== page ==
Our next film was another from Kubrick, Full Metal Jacket, which served to initiate discussion of the depiction of war in American cinema. Long-time readers know that I’m a big Kubrick fan, so I happily discussed the film in relation to two previous Kubrick films, Paths of Glory and Dr. Strangelove, which share a visual dichotomy between the order of military bureaucracy and the chaotic realities of actual battle. In Full Metal Jacket, there is consistent order and symmetry in the film’s first section set on Parris Island as the Marine recruits are positioned in such a manner that they become almost indistinguishable from one another and become part of the geometry and architecture of the setting. The symmetry and clean lines of this first section sharply contrast with the chaos of the urban setting and the movements of characters once the film moves to Vietnam. The idea created by this dichotomy is that the orderly training by the bureaucracy failed to prepare Marines for the physical and, more importantly, mental and emotional toll of war. Paths of Glory similarly connects the military bureaucracy to symmetry and order with their setting in the palatial chapeau that serves as the generals’ headquarters and the site of military executions, while the actual trench warfare where the soldiers fight and die for generals who consider their lives meaningless are, naturally, chaotic and disordered, revealing the soldiers to be individuals, not merely props of war. In Dr. Strangelove, the dichotomy is created by the chaotic action of Gen. Ripper (Sterling Hayden) as he insanely tries to restore order by stopping the “Communist conspiracy” of flouridation by starting nuclear war, which only causes him to fall into greater visual chaos as his base comes under attack. There is also the precisely designed and symmetrical War Room in comparison to the cramped interior of the plane carrying the nuclear weapon that threatens to bring about global destruction. In all cases, symmetrical order and unsymmetrical chaos are juxtaposed to show how the military bureaucracy is out of touch with the realities of fighting on the front lines of war and oblivious to the destructive consequences of their actions.
Finally, with Unit 7 we talked about Oliver Stone’s Nixon. Ebert and other critics have noted the quality of Shakespearean tragedy to the film. Starting from that point, I noted that, much like Shakespeare’s tragedies, the film seems to utilize elements of the supernatural, particularly omens. I pointed out three specific examples, moments in the film that seem like unremarkable details but are conspicuous by their inclusion. The first occurs after the Kent State shootings. In a meeting, Nixon (Anthony Hopkins) discusses the shootings and the continuing Vietnam War, showing little sympathy for the shooting victims and even suggesting a willingness to use nuclear weapons. As the meeting ends, Nixon cuts into a steak that releases an unusually large amount of blood. This blood is clearly meant to evoke the blood on his hands because of the continuation of the war under his administration. Later, while on Air Force One, Nixon talks to his aides about the Watergate investigation, still in its early stages. After being assured by his counsel John Dean (David Hyde Pierce) that there’s nothing for him to lose sleep over, the plane suddenly hits an air pocket, causing the plane to lurch violently. This small moment of turbulence foreshadows the turbulent days that lay ahead for Nixon and his administration as the Watergate investigation heats up. The final omen occurs as Nixon winds up a meeting in the Oval Office with Dean as the Watergate investigation has become more serious. After assuring Dean that no loyal member of his administration will go to jail and that he has complete confidence in Dean, Nixon grabs the door handle to leave, but the handle comes off in his hand. The metaphor here is that Nixon’s White House is falling apart - the very next scene reveals the forced resignations of his closest aides and of Dean, who eventually becomes a key witness for the prosecution, testifying against Nixon. These omens all help contribute to the Shakespearean aspect of the film’s tragedy, as well as suggesting the reason that the Watergate scandal happened: Nixon’s inability to see the warning signs or move beyond his stubborn, untrusting personality to address the scandal directly.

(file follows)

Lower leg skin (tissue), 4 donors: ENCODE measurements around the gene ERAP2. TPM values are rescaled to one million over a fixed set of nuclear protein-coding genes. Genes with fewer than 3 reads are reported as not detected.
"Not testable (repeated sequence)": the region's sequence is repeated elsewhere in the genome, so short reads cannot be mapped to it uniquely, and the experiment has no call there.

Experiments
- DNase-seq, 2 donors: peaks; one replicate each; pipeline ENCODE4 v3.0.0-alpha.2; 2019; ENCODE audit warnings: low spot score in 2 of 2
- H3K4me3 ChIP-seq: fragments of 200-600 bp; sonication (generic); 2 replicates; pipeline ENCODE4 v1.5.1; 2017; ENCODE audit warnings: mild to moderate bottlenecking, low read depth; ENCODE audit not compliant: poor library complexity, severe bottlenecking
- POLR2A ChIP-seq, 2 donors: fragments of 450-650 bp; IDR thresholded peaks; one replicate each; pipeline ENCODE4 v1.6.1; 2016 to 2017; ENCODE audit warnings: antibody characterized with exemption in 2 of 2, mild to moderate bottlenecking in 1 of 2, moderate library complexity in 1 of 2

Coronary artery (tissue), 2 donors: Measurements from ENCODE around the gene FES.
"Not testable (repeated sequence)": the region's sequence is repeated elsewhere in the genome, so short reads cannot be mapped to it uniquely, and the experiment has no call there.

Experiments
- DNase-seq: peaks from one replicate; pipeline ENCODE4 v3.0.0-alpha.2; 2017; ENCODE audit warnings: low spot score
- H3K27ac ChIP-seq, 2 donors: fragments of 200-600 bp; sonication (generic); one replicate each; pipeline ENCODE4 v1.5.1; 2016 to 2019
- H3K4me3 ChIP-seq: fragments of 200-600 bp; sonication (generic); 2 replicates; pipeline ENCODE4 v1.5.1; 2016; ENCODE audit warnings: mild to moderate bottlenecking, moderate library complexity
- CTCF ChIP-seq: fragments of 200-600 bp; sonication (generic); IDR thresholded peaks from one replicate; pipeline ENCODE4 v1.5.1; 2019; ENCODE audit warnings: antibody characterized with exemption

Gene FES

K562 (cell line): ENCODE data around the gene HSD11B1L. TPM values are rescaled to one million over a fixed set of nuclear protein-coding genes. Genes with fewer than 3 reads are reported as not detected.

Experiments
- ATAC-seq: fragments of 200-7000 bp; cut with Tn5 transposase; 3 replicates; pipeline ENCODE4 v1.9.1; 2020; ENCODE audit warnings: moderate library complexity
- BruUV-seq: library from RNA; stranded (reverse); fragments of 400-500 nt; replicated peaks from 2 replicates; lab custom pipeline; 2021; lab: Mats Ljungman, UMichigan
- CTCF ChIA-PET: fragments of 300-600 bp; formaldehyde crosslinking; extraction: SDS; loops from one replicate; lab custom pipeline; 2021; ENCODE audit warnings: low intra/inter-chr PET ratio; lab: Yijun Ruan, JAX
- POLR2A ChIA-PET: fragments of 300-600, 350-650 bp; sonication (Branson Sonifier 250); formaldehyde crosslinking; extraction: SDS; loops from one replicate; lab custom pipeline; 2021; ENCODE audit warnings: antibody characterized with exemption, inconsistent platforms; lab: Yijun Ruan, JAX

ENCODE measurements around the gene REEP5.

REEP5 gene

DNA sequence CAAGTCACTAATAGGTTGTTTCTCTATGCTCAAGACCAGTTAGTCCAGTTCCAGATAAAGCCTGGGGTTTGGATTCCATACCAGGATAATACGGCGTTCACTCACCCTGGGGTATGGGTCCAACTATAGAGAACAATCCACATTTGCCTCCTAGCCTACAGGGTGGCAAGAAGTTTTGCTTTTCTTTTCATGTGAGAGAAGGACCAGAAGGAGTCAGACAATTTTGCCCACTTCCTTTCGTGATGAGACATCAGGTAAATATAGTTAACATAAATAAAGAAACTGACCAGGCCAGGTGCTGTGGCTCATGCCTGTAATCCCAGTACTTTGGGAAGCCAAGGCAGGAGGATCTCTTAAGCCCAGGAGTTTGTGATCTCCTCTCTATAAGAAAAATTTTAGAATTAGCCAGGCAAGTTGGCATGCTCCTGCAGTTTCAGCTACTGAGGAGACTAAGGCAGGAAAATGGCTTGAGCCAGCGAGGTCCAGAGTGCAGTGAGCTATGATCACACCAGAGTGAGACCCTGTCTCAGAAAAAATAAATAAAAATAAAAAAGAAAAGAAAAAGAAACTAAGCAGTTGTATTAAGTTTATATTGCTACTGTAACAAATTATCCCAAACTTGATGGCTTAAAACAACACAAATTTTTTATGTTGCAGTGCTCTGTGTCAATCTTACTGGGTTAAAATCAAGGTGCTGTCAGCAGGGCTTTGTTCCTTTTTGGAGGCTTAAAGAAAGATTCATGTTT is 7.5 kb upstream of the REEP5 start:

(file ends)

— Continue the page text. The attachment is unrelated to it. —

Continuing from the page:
Whew. There it is, kids. If you made it this far, congratulations. Hopefully I won’t get so backed up with my August class, for which I should have a post up very soon to talk about the first film of that class, as well as a couple newer movies. It’s tough to find the time and energy for Tumblr updates, but on the bright side, I think I’ll be able to write much better reviews and essays for you guys once this class is all done and life settles down a little bit. Until next time, be good everyone.